To make informed decisions and take appropriate action, the insurance company needs data—a lot of data to make its claim predictions. Data related to the accident itself as well as ancillary data, such as that listed above. This data may come in many forms.  For capturing such extensive data volume and variety, a data lake provides an ideal platform. As its name suggests, a data lake is a massive pool of original data, usually built using platforms like Hadoop. It’s not highly structured or transformed, and that’s sort of the point.

Data lakes generally store data in its native structure. The insurance company can grab any and all data related to car accidents and quickly populated the data lake. Data loads into the lake from their original source systems, which may include public accident data from the government, weather reports, automotive telemetry data, driver demographic studies, geographic data and vehicle safety research as well as claims data from the insurance company itself. The data lake turns away nothing. All data is retained. With more flexible access, the insurance company can easily go through the data lake to find the most unlikely data points that explain unprecedented claim losses.

Without the need to perform extensive transformations, data can be loaded faster than is possible with more structured approaches like the data warehouse. The data lake applies “schema-on-read,” which lets the schema be developed and adapted on a case-by-case basis as required at the time of usage. The data lake stores data at the leaf level. It remains in either a transformed or untransformed state. The analyst or data scientist can create schema data sets in the data lake for a given use case, determine its effective value and retain for further use or discard as appropriate.

In contrast, a data warehouse is generally architected around a centralized repository(s) of integrated data and stored in a relational manner. The data warehouse, focuses upon the enterprise or business view of data to better understand events and actions in a business context. Data may be sourced from a variety of locations, but is generally driven from operational systems and enhanced with external data as required. With a planned and structured architecture, the concept of  “schema on write,” contrasts with the data lake as this implies planning and structure where data is often cleansed and transformed to meet the specific requirements of the data warehouse. In contrast to the data lake, the loading of the data warehouse takes time, both for the design of the structure and transformations as well as the transformations themselves when going through the load processes.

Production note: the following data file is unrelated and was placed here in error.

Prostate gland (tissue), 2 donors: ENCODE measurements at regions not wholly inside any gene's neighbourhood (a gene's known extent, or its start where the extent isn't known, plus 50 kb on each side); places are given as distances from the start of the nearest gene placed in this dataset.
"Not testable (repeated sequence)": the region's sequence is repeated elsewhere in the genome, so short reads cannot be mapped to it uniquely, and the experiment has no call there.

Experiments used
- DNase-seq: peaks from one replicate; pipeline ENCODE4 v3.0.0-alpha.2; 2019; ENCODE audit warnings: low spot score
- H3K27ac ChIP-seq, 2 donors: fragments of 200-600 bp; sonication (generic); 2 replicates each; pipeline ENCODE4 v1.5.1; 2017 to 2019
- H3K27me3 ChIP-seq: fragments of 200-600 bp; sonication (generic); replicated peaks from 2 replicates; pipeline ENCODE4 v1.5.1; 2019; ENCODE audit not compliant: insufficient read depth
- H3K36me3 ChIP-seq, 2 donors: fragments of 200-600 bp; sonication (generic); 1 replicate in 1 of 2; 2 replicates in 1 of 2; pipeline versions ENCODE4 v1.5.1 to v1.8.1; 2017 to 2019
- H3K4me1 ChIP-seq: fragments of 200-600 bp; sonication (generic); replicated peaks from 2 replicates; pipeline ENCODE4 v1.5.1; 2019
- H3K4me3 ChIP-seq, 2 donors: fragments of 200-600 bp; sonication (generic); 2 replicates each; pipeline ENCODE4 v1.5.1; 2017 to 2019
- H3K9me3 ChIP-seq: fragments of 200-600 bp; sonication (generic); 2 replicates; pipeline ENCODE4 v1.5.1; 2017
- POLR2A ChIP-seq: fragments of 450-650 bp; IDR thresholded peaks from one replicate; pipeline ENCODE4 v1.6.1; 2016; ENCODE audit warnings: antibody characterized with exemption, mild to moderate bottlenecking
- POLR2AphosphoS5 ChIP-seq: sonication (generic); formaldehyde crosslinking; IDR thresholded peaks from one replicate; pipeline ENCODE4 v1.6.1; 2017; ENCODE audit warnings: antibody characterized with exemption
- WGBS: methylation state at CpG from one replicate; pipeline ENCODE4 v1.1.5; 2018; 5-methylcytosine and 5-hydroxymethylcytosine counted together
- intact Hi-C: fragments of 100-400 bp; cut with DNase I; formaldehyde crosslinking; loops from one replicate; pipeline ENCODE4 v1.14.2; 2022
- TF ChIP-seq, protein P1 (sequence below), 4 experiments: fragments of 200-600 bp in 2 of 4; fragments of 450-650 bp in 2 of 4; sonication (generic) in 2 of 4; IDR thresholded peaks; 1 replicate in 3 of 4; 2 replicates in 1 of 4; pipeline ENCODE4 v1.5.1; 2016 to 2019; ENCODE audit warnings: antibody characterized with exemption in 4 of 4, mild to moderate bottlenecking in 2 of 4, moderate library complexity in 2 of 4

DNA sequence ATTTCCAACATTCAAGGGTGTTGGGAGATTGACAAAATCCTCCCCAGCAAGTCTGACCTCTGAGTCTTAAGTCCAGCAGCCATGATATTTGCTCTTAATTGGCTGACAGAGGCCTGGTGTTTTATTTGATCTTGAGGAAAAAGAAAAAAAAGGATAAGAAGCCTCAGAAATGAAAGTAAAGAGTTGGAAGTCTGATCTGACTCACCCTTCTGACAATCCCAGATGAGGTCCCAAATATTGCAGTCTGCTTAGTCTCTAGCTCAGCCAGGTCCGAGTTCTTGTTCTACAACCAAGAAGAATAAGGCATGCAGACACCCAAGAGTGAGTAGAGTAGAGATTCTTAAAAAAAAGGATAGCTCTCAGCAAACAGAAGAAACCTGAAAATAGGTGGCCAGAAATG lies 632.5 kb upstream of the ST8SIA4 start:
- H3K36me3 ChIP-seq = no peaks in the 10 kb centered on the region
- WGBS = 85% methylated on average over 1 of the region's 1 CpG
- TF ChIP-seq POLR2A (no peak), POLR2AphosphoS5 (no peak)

Data Lakes and Data Warehouses Work Together

While newer in terminology, the data lake is not a replacement for the data warehouse. They are complimentary to each other. The data lake provides a foundation for users and analysts to review, study, model and test theories and make use of a wide variety of data.  This allows for analyzing and validating business rules before investing time to productionalize them in the Data Warehouse.  In our insurance claim example, both are needed in order for the analysts to make sense of all the accident data and arrive at a practical solution for claims managers. One that provides the platform for the broad analysis and testing and then sends that output to the data warehouse, which informs that agent on which claims to focus their resources.

The data lake and the data warehouse each provide unique opportunities, but for unique sets of users. The data lake is relatively unstructured and usually requires depth of technical and SQL skills to successfully navigate usually by technical or advanced analysts. The data warehouse on the other hand, is more suitable for the general business users and analysts, that are focused upon reporting and historical analysis.

Data lakes and data warehouses are both elements of an enterprise information strategy. The insurance claims example shows how the two technologies working together can lead to better business processes and outcomes. We have worked with many companies on the design and implementation of both data warehouses and data lakes.